The segmental pattern (affecting only a portion of the glomerular tuft) characteristic of the lesion of FSGS must be distinguished from nonspecific focal global glomerulosclerosis (FGGS; affecting the entire glomerular tuft) observed in aging and hypertensive nephropathy (Figure 1). FGGS seen in the aging kidney usually occurs without FSGS. The likely driving process for age-related FGGS is arteriosclerosis and glomerular ischemia, resulting in podocyte stress and depletion.18 An alternative and more podocyte-centered viewpoint suggests that progressive podocyte loss with aging is the primary event, resulting in an ever-increasing hypertrophic stress on remaining podocytes.19 Whatever the initiating event, after a critical number of podocytes are lost, catastrophic podocyte detachment leads to glomerular tuft collapse and rapid obsolescence of the entire glomerulus. Global glomerulosclerosis exceeding the threshold expected for a given age20 is indicative of CKD as a consequence of hypertensive damage. This insight may be of particular clinical relevance in patients of African descent with hypertension, in whom FGGS and not FSGS was found to be the dominant lesion on kidney biopsy.21

Not Nonspecific Scarring

FSGS should also be differentiated from focal segmental scarring that develops in immune-mediated GN (e.g., IgA nephropathy, ANCA-associated GN, and lupus nephritis) as a result of postinflammatory scarring of necrotizing or proliferative lesions. In addition to nonspecific scarring, a significant proportion of segmental sclerotic lesions in IgA nephropathy may represent podocyte injury with mechanisms similar to those seen in FSGS.22

The Clinical and Pathologic Hallmarks of FSGS

Segmental versus Diffuse Foot Process Effacement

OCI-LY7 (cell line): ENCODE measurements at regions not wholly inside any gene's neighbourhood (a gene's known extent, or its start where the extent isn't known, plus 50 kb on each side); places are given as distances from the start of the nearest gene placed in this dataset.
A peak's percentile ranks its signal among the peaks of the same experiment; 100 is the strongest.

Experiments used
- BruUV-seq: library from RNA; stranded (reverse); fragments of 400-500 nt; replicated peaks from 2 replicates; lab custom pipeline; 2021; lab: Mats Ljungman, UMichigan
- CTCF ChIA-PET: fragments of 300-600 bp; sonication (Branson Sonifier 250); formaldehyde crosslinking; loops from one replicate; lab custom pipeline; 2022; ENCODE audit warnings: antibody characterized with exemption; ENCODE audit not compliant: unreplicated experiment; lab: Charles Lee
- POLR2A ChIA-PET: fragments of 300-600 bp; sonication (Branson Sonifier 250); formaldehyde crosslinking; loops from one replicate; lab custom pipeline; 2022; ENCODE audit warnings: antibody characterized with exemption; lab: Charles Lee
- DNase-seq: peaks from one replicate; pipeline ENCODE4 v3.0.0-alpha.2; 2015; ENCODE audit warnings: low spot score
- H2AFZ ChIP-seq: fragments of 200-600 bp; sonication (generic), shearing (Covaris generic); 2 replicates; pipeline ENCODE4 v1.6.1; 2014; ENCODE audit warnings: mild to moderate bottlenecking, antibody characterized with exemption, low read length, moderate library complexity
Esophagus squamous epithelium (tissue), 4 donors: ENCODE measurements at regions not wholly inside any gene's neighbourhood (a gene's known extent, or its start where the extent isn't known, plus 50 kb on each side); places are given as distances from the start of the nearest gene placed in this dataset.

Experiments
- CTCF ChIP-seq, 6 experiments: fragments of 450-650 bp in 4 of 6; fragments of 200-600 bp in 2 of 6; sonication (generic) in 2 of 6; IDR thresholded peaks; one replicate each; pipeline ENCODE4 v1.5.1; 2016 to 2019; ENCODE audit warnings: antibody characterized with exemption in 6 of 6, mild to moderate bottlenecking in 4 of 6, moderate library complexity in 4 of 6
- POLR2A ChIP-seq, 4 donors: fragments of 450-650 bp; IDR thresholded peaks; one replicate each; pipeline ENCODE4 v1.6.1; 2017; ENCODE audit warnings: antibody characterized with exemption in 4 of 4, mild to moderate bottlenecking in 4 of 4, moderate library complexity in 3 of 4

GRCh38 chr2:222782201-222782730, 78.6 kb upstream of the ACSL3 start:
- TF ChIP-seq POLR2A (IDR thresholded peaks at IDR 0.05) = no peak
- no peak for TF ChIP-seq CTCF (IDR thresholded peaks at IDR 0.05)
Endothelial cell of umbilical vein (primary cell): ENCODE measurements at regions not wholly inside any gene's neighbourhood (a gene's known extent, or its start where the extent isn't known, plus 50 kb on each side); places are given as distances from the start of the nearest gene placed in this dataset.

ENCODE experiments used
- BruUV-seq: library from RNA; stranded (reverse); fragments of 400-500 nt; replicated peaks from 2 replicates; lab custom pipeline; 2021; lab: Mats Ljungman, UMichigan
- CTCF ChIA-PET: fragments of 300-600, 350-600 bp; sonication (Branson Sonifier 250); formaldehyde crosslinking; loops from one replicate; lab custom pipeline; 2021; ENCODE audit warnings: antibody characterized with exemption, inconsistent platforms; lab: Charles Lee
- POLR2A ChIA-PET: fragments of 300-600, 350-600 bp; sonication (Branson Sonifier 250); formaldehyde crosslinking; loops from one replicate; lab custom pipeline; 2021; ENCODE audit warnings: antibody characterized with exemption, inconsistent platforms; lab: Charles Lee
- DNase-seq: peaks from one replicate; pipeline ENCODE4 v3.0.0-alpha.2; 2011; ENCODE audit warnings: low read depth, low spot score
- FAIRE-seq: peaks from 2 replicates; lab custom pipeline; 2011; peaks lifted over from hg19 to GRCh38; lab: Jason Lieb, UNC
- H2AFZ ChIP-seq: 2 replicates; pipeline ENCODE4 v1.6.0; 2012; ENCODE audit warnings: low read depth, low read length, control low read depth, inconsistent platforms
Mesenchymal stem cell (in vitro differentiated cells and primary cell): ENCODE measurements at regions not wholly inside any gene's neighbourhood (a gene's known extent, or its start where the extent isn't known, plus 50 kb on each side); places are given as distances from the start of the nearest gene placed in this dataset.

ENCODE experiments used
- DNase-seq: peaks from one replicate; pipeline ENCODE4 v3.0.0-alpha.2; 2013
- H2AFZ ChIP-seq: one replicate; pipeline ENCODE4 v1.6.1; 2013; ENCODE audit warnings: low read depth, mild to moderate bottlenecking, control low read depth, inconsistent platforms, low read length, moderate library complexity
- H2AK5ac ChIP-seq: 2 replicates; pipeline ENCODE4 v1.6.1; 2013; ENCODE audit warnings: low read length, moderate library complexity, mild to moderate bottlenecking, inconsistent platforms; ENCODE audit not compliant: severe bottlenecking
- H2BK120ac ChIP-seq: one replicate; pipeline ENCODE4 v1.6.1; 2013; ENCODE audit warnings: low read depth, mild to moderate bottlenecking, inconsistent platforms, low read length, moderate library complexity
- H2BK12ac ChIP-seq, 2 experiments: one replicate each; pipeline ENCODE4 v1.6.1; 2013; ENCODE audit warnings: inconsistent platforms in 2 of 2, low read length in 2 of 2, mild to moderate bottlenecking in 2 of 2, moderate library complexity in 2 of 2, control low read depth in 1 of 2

Podocytes play a cardinal role in glomerular barrier function because of their specialized architecture. Neighboring podocytes form meandering cell-cell contacts through the formation of foot processes that are arranged in an interdigitating pattern. The slit diaphragm between adjacent interdigitating podocyte foot processes consists of a complex membrane-like structure that acts as a sieve and represents the major barrier to protein leakage. Podocytes can be damaged by a spectrum of mechanisms that encompass nonmechanical insults (immunologic, toxic, viral), mechanical stress, and genetic mutations, which compromise specific cellular components. Whatever the type of stress, the podocyte initially responds with loss of the interdigitating foot process pattern, termed foot process effacement (FPE). FPE starts with sealing of the filtration slits between neighboring cells through replacement of the slit diaphragm with occluding junctions. It proceeds with retraction, shortening, and widening of the foot processes, ultimately resulting in a continuous and flattened cytoplasmic sheet covering the GBM. Whether FPE is merely a sign of derangement of a highly organized system or rather, a coordinated process to promote cell survival remains controversial.23 However, substantive evidence supports the latter view, i.e. that FPE may be a protective response, whereby podocytes attempt to secure adhesion to the GBM and thus escape detachment. Indeed, FPE is potentially reversible. When local conditions improve, podocytes resume their original shape, and the functionality of the filtration barrier steadily improves. In contrast, the persistence of stress of whatever cause may overwhelm the capacity of FPE to enable podocyte adherence to the GBM, thereby leading to irreversible podocyte detachment. The type and severity of the stress and the adequacy of the response vary considerably, and this likely underlies the observed variability in extent, distribution, and speed of development of FPE in the different forms of FSGS.